Tennis: Austria's Thiem to play at Tel Aviv Watergen Open

A high-caliber men’s pro tennis event was last held in Israel in 1996.

 AUSTRIA’S DOMINIC THIEM, who is set to play in the Tel Aviv Watergen Open next month, is seen in action at the French Open in Paris in May.  (photo credit: PASCAL ROSSIGNOL/REUTERS)
AUSTRIA’S DOMINIC THIEM, who is set to play in the Tel Aviv Watergen Open next month, is seen in action at the French Open in Paris in May.
(photo credit: PASCAL ROSSIGNOL/REUTERS)

Dominic Thiem of Austria, the 2020 US Open champion, is the first player named to compete in the Tel Aviv Watergen Open men’s professional tennis tournament, the organizers have announced.

The ATP 250 event, which will be held from September 25-October 2, is the biggest tennis tournament ever to be staged in Israel and will offer prize money of close to $1.2 million. Matches will be held at the Expo Tel Aviv fairgrounds on two indoor hard courts and there will be seating capacity for about 2,500 spectators, a tournament official said at a news conference on Monday.

The tournament returns to Israel

A high-caliber men’s pro tennis event was last held in Israel in 1996. That tournament was inaugurated in 1978 and was held yearly, except in 1982 but funding waned during the heyday of the expanding tennis circuit in the 1990s and the tournament at the Israel Tennis Center in Ramat Hasharon was axed.

The new tournament is back in Tel Aviv 26 years later thanks to an opening in the calendar caused by the cancellation through COVID-19 of the Zhuhai Championships ATP 250 event in China. Major funding by Watergen and its owner, entrepreneur Mikhael Mirilashvili, brought the event to Tel Aviv.

“ This is the first time after 26 years, so we must do everything 100%, and if we do, we hope that there will be good news [for the future].”

Israel Tennis Association chairman Avi Perets

Although it is currently slated as a one-off, the organizers hope to secure the tournament a recurring spot on the calendar, organizing committee member Victor Chernov said in remarks.

Yshai Oliel is confident it won’t be long before he makes his long-awaited breakthrough after claiming his first senior title this past weekend, winning the Futures tournament in Sajur in the Upper Galilee (credit: GILAD KAVALERCHIK)Yshai Oliel is confident it won’t be long before he makes his long-awaited breakthrough after claiming his first senior title this past weekend, winning the Futures tournament in Sajur in the Upper Galilee (credit: GILAD KAVALERCHIK)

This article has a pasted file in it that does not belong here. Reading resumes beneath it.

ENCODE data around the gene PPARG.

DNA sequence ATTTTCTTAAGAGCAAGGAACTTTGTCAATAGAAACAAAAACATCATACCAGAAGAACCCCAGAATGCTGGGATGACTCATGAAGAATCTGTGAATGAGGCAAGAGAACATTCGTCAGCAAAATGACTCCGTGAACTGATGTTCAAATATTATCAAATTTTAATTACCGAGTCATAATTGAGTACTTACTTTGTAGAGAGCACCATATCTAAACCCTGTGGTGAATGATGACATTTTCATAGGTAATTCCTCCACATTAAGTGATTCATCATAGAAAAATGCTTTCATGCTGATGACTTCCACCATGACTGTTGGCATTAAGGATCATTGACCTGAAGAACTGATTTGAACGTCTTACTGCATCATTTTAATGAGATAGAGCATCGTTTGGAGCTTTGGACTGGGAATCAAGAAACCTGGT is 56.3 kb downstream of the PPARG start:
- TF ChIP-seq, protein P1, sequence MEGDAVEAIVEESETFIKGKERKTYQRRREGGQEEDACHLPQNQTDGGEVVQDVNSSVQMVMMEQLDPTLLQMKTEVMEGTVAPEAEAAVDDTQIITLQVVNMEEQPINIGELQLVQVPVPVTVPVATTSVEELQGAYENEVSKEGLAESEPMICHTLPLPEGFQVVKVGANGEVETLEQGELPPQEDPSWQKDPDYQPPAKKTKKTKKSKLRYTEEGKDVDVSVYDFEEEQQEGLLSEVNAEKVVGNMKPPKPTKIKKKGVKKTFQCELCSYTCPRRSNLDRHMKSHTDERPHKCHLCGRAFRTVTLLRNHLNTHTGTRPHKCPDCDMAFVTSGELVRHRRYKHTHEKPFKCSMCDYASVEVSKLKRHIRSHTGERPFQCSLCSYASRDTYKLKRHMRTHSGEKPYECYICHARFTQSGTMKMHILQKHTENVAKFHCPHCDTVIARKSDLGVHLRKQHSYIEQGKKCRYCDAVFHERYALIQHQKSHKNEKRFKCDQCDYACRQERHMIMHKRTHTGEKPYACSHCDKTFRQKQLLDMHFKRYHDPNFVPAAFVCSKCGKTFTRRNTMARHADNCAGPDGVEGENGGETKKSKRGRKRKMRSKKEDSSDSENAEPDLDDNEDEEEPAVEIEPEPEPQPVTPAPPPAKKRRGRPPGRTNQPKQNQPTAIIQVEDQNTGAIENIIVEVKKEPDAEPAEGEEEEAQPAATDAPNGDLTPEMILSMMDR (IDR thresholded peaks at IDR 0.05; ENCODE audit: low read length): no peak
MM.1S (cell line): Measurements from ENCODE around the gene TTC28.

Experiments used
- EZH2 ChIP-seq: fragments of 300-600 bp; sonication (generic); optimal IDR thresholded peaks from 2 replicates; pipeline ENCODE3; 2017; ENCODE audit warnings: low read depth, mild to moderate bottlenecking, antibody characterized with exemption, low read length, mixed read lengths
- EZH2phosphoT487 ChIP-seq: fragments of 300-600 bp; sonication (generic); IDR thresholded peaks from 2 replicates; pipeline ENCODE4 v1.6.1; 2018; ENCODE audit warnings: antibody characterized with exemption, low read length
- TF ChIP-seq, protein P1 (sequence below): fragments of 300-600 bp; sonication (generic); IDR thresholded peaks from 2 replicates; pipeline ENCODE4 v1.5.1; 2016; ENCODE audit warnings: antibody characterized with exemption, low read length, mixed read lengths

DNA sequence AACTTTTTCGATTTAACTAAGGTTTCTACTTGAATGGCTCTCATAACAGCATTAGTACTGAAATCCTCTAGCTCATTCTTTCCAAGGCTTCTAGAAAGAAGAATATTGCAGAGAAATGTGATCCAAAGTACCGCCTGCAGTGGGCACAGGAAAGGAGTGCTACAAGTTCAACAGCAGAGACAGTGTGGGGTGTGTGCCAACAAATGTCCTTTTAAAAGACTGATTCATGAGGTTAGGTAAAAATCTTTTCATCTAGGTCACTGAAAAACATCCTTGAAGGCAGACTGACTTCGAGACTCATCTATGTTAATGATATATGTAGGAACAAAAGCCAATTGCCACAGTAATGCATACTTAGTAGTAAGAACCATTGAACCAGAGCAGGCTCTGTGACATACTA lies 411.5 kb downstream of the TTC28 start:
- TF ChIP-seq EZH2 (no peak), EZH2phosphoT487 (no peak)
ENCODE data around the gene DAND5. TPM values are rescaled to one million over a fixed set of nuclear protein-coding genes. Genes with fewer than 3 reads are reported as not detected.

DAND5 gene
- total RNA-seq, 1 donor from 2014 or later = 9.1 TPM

“We do have plans [for the future] that we will announce at a later date, good plans,” he announced with a smile.

Israel Tennis Association chairman Avi Perets added: “We are currently working as hard as we can to ensure that this event is as good as we can make it and we know that if we do things well, it will increase our chance of hosting other tournaments.

“ This is the first time after 26 years, so we must do everything 100%, and if we do, we hope that there will be good news [for the future].”

Chernov added that “this is an opportunity for Tel Aviv to become a new part of the global tennis season. There is going to be an amazing fan zone experience at the event.”

Tickets are due to go on sale at the end of the month with more details to follow, he said.

Who could win the Watergen Open?

Thiem, 28, is returning from injury and requested and was granted a wild card, according to Chernov. The Austrian was ranked as high as No. 3 in the world but now languishes at 232.  

Two other wild cards will be offered to Israelis whose present ranking isn’t high enough to afford them a place in the tournament. Their identities will be revealed on September 7 when the list of registered players will also be announced. 

One of the wild cards appears likely to go to Israeli No. 1 Yshai Oliel, who is currently at a career-high ranking of 305. 

He will have the chance to warm up close by when he and his teammates represent Israel in a home Davis Cup tie against the Czech Republic on September 16-17. That event will be held at the Shlomo Group Arena across the road from the tournament venue.

The Ramat Hasharon tournament was known by various names over the years. Home favorite Amos Mansdorf appeared in the final a record five times and won in 1987, the only Israeli to do so. 

Legendary American player Jimmy Connors won the last of his 109 career singles titles at the event in 1989 when he beat Gilad Bloom in the final​. 

The tournament still holds the record for having the youngest winner of an ATP event when Aaron Krickstein lifted the trophy in 1983 at the age of 16 years, two months. 

Spaniard Javier Sanchez was the last winner in 1996.

96.